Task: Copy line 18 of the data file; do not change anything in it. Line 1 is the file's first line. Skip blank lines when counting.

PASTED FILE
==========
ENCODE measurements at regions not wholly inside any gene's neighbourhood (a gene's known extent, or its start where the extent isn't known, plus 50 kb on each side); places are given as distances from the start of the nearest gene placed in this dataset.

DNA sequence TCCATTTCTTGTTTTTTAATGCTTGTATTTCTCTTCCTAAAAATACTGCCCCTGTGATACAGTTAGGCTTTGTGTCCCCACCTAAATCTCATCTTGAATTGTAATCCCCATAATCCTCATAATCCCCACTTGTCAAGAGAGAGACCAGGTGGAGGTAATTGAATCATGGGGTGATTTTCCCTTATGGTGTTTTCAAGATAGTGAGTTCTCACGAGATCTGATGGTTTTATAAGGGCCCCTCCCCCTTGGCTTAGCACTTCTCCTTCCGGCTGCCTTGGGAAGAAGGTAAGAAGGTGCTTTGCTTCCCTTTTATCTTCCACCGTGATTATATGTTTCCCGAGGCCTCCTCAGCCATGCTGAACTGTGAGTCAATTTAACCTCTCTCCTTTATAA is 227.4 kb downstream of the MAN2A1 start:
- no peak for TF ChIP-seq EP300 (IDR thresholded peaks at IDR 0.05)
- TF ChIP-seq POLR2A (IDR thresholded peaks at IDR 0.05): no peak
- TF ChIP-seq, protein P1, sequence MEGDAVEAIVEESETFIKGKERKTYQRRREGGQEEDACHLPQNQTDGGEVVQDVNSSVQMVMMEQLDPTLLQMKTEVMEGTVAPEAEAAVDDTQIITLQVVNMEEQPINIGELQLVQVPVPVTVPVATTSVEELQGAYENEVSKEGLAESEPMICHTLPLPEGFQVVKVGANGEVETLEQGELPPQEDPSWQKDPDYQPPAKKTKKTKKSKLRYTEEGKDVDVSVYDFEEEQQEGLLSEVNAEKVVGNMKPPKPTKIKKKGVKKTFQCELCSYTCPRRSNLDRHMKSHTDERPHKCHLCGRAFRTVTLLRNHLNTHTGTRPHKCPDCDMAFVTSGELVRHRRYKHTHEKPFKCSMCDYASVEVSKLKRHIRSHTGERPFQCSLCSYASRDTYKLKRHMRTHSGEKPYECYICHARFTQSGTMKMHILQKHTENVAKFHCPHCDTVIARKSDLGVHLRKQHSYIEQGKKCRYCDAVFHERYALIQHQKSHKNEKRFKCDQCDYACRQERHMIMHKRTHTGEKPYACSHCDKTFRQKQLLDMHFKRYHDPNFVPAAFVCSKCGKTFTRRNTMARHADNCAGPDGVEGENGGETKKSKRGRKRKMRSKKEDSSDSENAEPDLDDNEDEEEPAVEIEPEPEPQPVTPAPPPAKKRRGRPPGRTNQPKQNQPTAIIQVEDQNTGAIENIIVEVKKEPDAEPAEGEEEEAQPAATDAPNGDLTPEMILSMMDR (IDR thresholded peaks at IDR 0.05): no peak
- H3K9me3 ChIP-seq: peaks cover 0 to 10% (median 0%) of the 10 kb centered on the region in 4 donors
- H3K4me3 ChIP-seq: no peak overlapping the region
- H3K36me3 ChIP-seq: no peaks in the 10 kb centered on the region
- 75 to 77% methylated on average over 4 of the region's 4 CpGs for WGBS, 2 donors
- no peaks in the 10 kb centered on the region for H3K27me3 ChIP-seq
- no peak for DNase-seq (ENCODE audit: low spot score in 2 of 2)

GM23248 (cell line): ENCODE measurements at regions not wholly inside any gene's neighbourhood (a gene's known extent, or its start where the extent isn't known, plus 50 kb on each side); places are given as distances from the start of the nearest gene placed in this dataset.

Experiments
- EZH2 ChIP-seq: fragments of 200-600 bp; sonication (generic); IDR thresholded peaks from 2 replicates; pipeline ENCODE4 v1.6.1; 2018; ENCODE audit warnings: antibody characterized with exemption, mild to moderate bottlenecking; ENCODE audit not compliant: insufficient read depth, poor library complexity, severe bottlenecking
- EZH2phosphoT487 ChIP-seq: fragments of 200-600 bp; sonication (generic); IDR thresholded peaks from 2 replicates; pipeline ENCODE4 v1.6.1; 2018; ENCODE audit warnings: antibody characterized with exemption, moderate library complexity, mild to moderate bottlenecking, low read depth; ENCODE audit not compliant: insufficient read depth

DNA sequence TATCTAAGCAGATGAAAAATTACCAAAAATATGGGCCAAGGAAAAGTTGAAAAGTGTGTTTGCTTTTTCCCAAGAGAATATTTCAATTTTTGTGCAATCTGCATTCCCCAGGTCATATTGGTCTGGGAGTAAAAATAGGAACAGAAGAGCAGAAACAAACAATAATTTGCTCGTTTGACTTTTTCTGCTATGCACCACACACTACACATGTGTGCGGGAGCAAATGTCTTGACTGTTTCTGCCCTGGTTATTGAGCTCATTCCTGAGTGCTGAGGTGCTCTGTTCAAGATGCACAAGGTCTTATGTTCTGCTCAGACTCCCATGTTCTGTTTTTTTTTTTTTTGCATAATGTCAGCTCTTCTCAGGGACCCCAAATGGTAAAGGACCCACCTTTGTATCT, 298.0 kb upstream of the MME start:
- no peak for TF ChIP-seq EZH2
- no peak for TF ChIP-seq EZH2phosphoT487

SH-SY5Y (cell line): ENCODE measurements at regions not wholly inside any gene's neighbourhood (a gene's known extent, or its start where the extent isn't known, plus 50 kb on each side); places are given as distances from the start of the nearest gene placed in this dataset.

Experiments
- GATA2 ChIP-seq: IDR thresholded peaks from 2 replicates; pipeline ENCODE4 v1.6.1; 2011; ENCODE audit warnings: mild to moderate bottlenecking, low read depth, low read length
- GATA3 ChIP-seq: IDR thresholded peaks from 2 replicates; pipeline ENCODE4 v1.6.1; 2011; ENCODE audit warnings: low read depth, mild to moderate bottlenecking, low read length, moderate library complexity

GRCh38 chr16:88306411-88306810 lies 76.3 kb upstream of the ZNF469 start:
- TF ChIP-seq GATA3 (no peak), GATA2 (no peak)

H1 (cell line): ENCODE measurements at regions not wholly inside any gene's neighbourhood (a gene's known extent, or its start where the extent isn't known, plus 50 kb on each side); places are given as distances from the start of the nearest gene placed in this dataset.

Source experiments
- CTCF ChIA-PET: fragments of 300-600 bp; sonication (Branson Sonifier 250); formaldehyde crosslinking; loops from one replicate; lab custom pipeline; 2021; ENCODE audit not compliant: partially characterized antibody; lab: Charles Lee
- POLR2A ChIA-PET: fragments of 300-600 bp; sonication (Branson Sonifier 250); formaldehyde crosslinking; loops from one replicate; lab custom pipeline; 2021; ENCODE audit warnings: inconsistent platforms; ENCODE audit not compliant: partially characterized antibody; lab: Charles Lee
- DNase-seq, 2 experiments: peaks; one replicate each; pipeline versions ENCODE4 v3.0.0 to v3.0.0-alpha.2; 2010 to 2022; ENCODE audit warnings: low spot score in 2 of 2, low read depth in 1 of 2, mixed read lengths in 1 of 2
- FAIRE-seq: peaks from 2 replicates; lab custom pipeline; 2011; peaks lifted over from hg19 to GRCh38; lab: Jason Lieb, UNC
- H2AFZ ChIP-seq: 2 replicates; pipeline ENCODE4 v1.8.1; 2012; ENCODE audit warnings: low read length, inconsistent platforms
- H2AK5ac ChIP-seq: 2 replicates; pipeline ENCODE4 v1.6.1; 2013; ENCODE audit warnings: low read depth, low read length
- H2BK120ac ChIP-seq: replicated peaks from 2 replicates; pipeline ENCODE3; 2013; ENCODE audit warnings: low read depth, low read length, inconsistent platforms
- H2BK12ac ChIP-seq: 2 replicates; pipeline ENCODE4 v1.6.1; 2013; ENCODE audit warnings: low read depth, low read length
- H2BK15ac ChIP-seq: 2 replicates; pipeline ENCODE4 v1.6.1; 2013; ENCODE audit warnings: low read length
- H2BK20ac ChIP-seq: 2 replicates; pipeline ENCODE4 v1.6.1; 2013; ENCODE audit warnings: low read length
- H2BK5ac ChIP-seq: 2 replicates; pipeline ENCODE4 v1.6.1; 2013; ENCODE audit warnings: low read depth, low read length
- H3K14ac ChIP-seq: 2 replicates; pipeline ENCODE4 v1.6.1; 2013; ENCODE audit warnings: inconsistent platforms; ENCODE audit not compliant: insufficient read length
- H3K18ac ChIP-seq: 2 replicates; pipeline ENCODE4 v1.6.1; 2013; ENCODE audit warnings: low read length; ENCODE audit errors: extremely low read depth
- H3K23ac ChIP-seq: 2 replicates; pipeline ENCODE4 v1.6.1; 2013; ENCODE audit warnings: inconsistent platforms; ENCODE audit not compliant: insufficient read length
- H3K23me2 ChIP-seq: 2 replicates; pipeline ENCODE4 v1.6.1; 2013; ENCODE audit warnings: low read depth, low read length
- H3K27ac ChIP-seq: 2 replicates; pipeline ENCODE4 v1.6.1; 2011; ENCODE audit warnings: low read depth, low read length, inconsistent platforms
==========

- no peak for TF ChIP-seq EZH2phosphoT487